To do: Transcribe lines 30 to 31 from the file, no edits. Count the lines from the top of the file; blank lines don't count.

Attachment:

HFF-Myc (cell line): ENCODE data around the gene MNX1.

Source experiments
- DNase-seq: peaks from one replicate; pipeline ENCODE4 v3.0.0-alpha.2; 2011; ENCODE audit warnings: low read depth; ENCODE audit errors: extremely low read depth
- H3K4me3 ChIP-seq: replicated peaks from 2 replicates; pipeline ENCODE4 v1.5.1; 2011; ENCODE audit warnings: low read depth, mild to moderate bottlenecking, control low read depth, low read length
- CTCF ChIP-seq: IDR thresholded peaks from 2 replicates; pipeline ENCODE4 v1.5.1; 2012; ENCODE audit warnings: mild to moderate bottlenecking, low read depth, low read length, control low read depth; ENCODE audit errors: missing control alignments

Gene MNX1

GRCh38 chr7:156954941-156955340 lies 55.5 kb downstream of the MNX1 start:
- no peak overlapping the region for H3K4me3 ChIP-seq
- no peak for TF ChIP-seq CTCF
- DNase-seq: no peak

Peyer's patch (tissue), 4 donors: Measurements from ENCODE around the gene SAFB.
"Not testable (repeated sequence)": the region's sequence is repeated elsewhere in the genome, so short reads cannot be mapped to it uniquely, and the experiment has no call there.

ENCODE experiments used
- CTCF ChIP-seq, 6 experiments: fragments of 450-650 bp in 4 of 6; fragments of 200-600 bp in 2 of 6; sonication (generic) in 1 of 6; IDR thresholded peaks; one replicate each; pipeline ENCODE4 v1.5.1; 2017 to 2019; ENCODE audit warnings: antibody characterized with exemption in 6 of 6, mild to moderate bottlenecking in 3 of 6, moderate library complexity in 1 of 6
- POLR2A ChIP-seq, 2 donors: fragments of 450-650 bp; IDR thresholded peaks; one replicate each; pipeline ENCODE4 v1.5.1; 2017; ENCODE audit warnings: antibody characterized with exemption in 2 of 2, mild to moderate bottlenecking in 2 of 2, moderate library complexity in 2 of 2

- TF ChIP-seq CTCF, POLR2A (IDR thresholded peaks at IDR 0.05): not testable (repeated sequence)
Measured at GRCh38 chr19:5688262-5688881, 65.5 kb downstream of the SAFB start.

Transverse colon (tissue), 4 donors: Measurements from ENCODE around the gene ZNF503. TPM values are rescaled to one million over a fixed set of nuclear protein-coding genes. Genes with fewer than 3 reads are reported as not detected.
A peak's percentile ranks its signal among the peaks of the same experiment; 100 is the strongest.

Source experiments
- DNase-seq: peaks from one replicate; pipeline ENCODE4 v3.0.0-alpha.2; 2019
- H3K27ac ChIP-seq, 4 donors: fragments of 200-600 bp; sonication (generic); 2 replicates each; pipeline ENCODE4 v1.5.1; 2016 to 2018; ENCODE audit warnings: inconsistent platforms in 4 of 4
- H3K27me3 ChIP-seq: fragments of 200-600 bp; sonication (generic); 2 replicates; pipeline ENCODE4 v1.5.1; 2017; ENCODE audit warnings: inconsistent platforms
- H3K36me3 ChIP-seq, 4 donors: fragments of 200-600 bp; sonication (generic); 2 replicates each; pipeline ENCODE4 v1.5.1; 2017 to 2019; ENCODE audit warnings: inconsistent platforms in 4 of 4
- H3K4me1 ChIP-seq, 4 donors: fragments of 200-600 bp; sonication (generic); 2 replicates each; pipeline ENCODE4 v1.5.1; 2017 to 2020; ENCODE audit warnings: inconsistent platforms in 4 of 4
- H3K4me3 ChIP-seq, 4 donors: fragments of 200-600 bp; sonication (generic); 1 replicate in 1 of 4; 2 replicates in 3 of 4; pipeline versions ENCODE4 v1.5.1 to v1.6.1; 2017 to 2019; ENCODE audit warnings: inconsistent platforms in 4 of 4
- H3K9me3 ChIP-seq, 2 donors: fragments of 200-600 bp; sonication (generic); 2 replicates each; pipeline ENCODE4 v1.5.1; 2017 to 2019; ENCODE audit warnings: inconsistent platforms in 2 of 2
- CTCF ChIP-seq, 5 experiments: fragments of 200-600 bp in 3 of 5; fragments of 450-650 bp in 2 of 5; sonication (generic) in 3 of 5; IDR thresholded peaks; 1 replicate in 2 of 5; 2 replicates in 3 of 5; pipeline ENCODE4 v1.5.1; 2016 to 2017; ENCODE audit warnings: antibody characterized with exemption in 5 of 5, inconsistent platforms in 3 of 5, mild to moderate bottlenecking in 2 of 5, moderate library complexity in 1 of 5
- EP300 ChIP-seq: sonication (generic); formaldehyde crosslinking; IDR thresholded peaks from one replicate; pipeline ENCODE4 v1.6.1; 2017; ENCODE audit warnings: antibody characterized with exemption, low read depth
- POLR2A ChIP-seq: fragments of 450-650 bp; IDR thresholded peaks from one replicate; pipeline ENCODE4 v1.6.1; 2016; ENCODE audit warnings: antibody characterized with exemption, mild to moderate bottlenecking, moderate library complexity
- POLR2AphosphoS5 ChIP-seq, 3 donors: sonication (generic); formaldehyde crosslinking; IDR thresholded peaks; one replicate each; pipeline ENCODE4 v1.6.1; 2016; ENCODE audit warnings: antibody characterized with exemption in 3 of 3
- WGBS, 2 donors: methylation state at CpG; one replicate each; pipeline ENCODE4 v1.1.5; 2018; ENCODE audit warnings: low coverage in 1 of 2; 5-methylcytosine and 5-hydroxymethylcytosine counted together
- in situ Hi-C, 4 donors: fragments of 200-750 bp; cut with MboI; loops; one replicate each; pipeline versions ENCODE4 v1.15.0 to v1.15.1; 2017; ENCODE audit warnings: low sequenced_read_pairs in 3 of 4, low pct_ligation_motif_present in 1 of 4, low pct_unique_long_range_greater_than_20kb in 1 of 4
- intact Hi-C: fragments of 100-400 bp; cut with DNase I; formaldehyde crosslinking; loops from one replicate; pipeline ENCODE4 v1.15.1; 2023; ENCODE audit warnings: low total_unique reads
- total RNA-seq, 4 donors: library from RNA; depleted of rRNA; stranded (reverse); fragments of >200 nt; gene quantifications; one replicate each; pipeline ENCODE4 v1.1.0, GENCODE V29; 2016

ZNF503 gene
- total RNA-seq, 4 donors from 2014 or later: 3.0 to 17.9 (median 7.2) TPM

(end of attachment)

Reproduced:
- POLR2A ChIP-seq: fragments of 450-650 bp; IDR thresholded peaks from one replicate; pipeline ENCODE4 v1.6.1; 2016; ENCODE audit warnings: antibody characterized with exemption, mild to moderate bottlenecking, moderate library complexity
- POLR2AphosphoS5 ChIP-seq, 3 donors: sonication (generic); formaldehyde crosslinking; IDR thresholded peaks; one replicate each; pipeline ENCODE4 v1.6.1; 2016; ENCODE audit warnings: antibody characterized with exemption in 3 of 3